Intercultural Youth Scotland (IYS) is Scotland’s leading charity for Black and People of Colour (BPoC) youth. IYS is the only major organisation that is both youth-led and Black and PoC-led and key decisions within the organisation are led by a network of Youth Ambassadors. IYS is a community, a service and a voice for BPoC young people, providing a safe space and a place to nurture their talents. The charity covers a wide range of services from Youth Work, Education, Employability and Mental health.
David Chukwujekwu, Head of Media & Communications at IYS explained how the organisation works to tackle barriers facing the community by drawing on personal experience:
“We are experts on the challenges facing us, based on our extensive years of youth work experience, our direct connection with young people and our own personal experiences. One of the major barriers identified by IYS is the injustice of wealth and pay inequality. To help empower young people and ensure that pay is based on the cost of living, IYS became an accredited Living Wage employer in March 2021.”
According to David, this commitment also reflects the wider aims of the movement:
“We believe that one way to empower our young people is to ensure an equitable, Living Wage. This reflects their value as a part of the movement and encourages them to be driven and see themselves as young leaders with their own independence and agency.”
For IYS, payment of the real Living Wage was also an important way to reward the team for the challenging work that they do:
“The work we do can be highly emotionally taxing because of the overlaps in subject matter and identity faced by many of our employees. We want to ensure that people doing such difficult work don’t also have to worry about paying their bills. Sufficient compensation should be the first step in recognising the emotional labour attached to the physical.”
IYS found out about the real Living Wage through their work in activism and agreed that accreditation was something they hoped to pursue. However, as a young organisation, it took IYS some time to reach a level of stability and security they knew they needed as a team.
“The charity sector is already a difficult space to find stability in, as insecure funding often breeds insecure contracts. Changing that has been our major priority in the past 6 months. We still feel the pressure to maximise the amount of work we can do to support the young people we work with, but part of implementing the real Living Wage is recognising that a well-supported team is ultimately more impactful.”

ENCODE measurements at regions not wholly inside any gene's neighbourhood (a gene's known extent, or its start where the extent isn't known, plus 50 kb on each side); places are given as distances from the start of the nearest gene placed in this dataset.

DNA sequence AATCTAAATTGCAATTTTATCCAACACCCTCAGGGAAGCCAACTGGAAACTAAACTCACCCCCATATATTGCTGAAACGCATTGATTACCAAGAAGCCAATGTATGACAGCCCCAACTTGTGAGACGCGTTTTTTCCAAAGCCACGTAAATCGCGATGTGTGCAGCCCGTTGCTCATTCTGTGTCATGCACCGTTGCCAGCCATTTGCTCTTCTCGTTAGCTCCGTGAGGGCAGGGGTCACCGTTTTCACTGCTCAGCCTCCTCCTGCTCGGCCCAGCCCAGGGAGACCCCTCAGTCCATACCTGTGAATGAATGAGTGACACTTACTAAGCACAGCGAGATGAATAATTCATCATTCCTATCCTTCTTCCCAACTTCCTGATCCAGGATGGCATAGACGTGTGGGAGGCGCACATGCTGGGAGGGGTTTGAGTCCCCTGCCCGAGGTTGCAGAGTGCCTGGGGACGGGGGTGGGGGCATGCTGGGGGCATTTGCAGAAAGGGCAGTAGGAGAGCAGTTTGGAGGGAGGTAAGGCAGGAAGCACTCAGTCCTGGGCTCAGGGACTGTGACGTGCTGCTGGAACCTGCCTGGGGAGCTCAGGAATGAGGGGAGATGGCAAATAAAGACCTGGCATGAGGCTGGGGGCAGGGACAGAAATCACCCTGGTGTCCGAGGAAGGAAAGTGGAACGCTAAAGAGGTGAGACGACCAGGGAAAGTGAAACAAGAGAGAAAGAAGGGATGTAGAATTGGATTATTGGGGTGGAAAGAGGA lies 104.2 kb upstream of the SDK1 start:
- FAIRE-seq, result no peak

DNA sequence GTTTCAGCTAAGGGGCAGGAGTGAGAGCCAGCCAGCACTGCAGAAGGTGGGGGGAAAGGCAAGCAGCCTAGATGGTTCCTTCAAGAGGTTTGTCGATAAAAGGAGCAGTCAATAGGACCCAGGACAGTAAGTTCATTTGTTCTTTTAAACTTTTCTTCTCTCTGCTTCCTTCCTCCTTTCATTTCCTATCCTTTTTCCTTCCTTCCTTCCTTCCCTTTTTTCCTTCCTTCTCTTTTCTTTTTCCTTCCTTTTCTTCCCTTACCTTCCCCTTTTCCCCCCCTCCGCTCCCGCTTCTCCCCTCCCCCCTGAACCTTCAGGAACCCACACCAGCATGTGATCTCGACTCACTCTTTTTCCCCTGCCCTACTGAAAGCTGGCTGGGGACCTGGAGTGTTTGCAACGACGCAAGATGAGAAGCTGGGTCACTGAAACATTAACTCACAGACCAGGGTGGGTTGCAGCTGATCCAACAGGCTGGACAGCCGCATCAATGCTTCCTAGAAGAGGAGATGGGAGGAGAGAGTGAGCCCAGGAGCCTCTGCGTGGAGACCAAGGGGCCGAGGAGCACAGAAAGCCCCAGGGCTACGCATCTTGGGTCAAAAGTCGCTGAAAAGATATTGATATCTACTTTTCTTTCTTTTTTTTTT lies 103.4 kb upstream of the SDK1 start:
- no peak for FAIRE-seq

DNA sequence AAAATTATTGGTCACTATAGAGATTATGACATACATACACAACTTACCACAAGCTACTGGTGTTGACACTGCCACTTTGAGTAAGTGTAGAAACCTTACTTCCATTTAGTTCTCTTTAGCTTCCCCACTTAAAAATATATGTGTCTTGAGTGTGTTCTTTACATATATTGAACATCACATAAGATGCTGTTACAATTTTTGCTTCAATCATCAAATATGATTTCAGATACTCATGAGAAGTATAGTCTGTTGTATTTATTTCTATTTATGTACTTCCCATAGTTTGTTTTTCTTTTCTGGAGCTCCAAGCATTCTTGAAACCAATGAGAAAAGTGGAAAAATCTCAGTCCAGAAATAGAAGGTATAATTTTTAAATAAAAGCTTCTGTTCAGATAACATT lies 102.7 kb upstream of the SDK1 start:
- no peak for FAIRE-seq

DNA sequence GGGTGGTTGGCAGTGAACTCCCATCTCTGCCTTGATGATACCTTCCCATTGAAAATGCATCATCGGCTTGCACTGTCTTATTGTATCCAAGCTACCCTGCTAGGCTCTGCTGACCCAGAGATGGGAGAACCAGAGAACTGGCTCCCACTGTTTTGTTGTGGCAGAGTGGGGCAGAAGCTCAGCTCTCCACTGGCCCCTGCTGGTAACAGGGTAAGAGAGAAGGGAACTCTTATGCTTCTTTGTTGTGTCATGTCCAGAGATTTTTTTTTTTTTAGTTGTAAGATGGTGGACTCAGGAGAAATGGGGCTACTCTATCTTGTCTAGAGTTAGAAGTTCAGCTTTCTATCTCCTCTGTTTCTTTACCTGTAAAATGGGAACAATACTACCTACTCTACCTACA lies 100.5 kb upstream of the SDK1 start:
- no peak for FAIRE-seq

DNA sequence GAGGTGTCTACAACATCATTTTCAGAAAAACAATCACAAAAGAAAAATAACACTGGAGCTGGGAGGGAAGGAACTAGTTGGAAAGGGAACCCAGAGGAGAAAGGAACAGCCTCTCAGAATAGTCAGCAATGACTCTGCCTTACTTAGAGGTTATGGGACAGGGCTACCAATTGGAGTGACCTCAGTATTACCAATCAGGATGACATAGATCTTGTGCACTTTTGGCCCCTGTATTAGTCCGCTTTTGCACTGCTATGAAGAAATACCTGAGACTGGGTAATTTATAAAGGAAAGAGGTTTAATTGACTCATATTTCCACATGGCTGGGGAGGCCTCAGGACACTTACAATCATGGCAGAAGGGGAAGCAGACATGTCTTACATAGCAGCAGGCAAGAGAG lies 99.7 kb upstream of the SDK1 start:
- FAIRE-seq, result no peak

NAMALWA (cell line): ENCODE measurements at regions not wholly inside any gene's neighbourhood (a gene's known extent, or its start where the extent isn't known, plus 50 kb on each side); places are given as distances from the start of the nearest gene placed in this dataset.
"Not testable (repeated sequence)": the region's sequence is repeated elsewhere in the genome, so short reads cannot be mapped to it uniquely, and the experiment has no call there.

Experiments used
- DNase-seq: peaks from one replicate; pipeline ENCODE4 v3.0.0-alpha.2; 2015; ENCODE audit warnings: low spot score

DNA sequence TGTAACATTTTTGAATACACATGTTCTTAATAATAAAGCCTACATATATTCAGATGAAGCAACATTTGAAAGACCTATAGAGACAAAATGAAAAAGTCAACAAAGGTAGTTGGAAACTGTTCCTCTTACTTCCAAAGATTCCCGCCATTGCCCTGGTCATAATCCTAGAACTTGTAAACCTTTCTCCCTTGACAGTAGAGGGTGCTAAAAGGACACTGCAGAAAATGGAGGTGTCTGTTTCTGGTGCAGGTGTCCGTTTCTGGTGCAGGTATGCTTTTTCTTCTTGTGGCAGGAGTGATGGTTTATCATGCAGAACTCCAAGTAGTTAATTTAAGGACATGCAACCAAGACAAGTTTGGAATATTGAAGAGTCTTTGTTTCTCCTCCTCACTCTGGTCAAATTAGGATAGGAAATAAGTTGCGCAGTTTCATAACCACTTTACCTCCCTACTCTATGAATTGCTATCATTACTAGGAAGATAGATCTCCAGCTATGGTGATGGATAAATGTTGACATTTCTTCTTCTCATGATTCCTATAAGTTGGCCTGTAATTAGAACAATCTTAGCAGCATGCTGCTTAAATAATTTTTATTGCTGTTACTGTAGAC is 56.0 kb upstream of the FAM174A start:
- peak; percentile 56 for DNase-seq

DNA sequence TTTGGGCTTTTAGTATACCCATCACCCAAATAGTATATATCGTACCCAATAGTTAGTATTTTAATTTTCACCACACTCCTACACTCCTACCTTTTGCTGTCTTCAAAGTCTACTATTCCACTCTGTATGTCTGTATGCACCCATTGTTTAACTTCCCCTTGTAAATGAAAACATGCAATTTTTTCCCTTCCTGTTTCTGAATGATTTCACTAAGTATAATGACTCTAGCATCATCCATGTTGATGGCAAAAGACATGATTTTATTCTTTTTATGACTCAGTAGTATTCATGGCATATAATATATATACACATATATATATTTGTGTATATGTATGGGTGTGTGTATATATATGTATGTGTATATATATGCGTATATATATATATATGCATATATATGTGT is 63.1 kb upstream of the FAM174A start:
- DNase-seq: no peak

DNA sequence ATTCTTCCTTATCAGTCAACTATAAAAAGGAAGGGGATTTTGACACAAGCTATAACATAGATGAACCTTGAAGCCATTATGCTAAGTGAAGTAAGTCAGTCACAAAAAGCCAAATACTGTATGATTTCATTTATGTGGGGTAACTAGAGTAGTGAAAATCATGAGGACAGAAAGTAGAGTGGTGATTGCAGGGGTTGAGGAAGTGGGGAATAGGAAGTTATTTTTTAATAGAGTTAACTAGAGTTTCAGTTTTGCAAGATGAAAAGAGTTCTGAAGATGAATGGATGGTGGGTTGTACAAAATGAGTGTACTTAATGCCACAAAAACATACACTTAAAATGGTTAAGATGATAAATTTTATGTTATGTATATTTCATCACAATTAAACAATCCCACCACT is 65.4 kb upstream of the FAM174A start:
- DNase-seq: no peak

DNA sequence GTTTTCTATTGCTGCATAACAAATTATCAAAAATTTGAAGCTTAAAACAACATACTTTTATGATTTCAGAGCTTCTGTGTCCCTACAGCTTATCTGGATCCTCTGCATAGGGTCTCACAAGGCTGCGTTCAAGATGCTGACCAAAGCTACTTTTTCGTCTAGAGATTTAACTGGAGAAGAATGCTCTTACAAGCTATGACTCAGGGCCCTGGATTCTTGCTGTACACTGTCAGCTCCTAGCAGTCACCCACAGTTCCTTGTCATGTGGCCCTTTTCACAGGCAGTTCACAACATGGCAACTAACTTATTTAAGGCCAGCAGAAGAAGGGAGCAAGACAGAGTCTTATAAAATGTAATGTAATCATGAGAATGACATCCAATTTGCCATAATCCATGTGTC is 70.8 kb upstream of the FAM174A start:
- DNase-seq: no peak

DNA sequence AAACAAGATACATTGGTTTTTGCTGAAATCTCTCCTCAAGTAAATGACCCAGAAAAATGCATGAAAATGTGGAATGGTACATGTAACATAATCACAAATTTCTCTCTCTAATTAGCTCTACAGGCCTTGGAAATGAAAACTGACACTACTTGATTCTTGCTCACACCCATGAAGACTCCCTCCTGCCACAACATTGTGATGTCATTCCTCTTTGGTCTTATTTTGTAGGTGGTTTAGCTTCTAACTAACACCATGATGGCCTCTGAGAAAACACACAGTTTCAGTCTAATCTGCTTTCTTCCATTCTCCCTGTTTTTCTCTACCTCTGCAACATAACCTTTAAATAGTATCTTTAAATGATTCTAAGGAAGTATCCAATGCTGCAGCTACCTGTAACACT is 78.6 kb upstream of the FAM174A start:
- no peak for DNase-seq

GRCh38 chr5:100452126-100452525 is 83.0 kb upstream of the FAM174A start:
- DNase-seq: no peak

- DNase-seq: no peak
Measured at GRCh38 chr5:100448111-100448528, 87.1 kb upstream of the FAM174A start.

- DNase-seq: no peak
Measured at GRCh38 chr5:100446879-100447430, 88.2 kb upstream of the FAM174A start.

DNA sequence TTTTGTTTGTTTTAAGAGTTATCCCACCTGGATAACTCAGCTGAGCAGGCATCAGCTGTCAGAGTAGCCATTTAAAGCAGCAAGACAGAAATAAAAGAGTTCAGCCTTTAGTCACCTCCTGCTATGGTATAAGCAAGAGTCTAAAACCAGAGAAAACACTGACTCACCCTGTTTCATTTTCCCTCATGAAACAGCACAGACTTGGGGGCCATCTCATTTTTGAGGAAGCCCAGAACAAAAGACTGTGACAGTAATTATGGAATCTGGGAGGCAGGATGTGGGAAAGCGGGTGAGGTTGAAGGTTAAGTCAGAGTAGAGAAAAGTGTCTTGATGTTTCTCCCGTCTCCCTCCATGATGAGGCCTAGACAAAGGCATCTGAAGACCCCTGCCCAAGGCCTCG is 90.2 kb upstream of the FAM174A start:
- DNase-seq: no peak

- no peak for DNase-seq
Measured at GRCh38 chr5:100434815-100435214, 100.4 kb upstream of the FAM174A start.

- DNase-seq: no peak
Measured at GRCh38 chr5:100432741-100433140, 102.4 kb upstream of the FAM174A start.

Once the organisation was ready to pursue accreditation, David and the team found information about the accreditation process and requirements on the Living Wage Scotland website and were able to complete the application with no problems. The whole team now receive the real Living Wage of £9.50 per hour or above.
While IYS only recently joined the Living Wage family, the team are already feeling the benefits of accreditation.
“The most immediate impact of implementing the real Living Wage is the improved lives of our team – something that we expect will have knock-on effects in workplace culture, staff mental health and the outcomes of our projects. As an organisation that works to hold others to account, including in the area of fair employment practices, this also ensures we are leading by example.”
IYS team, including Employability Coordinator Murid, also see accreditation as an important step for the organisation:
“It’s vital for me to know that everyone I work with, and everyone I might work with in the future, is paid well enough to live. The struggle against racism is a struggle for better, fuller lives – where little limits us in our everydays and lifetimes. Paying the Living Wage goes a little way in ensuring that we are not, beyond the struggles myself and my colleagues face every single day, limited by our economic circumstance. It’s positive to know that my employer agrees and is committed to ensuring that we all earn enough not just to survive, but to have a level of freedom in leading our lives.”
Rama, IYS Creative Intern also feels motivated by the organisation’s commitment to fair work:
“To be working around people who inspire me, and towards something that I’m very passionate about, in order to change the lives of others like me is a privilege. With payment that most BPOC young adults don’t get, motivates me to work hard and pave a way.”
David and the team also agree that Living Wage plays an important part in building a sustainable and fair recovery as we emerge from the pandemic:
“As employers we have a responsibility to our staff and to our society to hold out against the pressure to shift the burden of the economic downturn onto those already struggling to get by. Implementing the real Living Wage is a straightforward and well-founded way of doing so. “